But our rankings measure franchises in the present according to how fans currently grade their favorite clubs. If Red Sox followers love their stadium and loathe their manager (and they do both!), that's what matters in our calculations (see methodology, page 56). And at the moment, our research --
FOR A PLACE that didn't already have a big league team, Oklahoma City was unusually ready to adopt the Thunder. After the 1995 domestic terrorism attack that claimed 168 lives, destroyed the Alfred P. Murrah Federal Building and damaged more than 300 other structures, local political and business leaders came together to plan rebuilding efforts. The city has been investing in its downtown -- looking to add sports -- ever since. Bricktown, an old warehouse district, got a face-lift and a minor league ballpark in the late 1990s. In 2002, to lure an NBA or NHL club, the city opened an 18,000-seat arena, which hosted the Hornets for two years after Hurricane Katrina and now is home to the Thunder. "The Thunder are an exclamation point on a 20-year process of civic development," says Brian Byrnes, the team's senior VP for sales and marketing.
But Oklahoma City is still small -- just the 43rd-largest metropolitan area in the U.S., with the second-smallest fan base of any city with a pro franchise. It's also been a college sports town for about 100 years. So the Thunder set out to create an ecstatic game-day experience for fans, one that would lure them from every neighborhood in the region and persuade them to look beyond old allegiances. During the NBA Finals, you probably saw Thunder-stick-waving fans rocking their arena (now called Chesapeake Energy Arena) with nonstop 100-decibel cheering. But really, that's just the end point to the hoopla that confronts you from the moment you get anywhere close to a Thunder game -- you're inundated by pop-a-shot games and face painters and friendly staff handing out flags or posters or stickers and asking you how you're doing. "We want it to be like opening night 41 nights a year," Byrnes says. "We want you to come to see the Thunder on a Tuesday night in the middle of February when it's 13 degrees outside. We can't depend on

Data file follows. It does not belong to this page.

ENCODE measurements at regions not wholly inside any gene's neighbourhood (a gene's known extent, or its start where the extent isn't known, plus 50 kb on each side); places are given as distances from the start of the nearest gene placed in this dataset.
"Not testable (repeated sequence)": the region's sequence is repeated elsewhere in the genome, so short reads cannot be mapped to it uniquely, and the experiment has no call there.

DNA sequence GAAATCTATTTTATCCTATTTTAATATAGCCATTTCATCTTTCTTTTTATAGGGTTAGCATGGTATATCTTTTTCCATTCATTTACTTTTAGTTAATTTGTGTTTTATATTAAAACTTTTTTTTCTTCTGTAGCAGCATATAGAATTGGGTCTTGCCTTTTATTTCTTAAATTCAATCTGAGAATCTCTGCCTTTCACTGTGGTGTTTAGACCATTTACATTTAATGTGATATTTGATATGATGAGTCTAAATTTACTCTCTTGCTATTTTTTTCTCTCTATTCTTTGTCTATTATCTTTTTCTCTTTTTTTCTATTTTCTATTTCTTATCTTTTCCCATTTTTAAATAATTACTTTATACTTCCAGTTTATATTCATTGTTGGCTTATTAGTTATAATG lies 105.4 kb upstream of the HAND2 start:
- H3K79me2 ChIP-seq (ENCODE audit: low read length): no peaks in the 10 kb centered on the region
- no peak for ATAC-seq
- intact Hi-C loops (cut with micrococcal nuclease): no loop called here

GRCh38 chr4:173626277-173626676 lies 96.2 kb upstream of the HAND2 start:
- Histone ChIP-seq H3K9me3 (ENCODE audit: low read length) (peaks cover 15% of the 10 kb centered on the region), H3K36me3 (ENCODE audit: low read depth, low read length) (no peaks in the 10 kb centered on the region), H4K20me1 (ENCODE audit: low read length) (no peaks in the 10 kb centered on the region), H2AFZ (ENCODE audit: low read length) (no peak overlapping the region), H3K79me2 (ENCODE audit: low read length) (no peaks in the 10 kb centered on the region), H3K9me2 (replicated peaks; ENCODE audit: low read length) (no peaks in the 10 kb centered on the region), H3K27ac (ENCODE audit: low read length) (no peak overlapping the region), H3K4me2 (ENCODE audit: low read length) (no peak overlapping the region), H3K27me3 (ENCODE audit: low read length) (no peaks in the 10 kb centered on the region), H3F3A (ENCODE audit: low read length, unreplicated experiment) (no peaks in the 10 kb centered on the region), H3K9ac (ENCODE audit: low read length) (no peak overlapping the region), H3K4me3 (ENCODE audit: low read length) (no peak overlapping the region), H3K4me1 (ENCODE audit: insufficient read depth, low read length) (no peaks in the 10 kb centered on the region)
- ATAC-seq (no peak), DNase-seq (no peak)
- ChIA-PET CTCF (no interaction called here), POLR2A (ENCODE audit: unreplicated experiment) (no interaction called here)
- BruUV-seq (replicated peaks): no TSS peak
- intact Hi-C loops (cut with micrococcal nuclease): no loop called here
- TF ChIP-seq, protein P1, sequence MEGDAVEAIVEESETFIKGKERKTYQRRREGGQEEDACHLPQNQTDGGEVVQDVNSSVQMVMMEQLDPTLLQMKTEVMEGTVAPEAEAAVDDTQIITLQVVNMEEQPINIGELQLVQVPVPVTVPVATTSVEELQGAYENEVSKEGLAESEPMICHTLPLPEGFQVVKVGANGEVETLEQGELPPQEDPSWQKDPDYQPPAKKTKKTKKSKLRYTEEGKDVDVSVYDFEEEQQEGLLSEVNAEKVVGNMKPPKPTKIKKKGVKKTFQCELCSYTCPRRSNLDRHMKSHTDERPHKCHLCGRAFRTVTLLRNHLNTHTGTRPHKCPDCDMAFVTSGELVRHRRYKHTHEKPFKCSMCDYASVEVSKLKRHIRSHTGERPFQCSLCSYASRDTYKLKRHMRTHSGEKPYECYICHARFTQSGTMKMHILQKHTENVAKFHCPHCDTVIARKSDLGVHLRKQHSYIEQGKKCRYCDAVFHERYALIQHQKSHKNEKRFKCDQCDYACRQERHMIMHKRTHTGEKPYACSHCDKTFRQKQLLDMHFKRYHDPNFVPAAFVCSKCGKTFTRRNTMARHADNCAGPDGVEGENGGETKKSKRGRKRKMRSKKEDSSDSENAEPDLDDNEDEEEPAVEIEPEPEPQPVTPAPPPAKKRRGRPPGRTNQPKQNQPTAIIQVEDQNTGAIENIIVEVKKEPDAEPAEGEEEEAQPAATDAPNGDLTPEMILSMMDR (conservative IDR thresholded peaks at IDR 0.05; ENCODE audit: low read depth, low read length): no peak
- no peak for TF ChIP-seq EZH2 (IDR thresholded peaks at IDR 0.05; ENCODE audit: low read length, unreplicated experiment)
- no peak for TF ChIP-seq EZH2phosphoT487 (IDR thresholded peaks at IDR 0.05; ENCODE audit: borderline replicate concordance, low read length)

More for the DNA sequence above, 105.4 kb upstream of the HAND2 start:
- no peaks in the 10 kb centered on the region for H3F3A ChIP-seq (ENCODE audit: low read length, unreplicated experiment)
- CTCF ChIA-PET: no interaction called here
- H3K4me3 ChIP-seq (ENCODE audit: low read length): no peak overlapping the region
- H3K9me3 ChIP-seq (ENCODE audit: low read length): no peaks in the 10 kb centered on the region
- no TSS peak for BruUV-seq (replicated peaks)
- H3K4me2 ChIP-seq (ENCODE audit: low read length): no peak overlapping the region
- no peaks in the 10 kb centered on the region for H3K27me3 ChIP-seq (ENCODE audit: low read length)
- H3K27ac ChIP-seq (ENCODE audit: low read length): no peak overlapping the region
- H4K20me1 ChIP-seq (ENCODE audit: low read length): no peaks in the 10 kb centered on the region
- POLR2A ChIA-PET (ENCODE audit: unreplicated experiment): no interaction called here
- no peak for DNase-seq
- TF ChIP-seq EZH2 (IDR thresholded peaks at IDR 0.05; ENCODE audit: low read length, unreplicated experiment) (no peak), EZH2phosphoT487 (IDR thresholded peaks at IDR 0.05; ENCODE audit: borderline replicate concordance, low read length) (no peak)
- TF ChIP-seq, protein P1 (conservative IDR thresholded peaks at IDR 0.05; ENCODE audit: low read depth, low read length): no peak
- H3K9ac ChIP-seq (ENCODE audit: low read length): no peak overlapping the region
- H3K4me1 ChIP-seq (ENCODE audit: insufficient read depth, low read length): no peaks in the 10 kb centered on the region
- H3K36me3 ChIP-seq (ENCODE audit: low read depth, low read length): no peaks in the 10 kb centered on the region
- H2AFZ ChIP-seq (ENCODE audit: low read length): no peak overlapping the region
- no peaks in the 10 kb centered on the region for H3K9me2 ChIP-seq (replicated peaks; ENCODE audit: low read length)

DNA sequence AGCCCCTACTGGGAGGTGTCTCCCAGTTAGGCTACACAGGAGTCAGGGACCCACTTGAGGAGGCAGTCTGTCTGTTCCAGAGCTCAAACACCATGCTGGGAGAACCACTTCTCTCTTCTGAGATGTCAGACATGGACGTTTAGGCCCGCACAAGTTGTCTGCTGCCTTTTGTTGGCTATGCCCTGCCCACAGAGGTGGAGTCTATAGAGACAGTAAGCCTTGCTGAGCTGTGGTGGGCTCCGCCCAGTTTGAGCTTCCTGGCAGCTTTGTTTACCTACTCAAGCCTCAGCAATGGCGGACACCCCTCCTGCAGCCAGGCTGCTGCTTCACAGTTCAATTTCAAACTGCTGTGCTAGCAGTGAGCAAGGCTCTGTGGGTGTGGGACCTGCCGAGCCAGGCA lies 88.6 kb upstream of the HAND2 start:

The team also pays close attention to its most loyal customers. Most NBA clubs have a few employees tracking the needs of their season-ticket holders. Oklahoma City has 14. So it's no surprise that the franchise ranked No. 1 in the NBA (and third overall) in having a fan-friendly environment at games. But the Thunder also ranked first among all teams in engaging fans through social media and in connecting fans to information online or via mobile devices. It's not just that Thunder fans love their players and appreciate their owners, it's that they can do both up close and at a distance. And that's where the Thunder really excel: reaching beyond their hometown.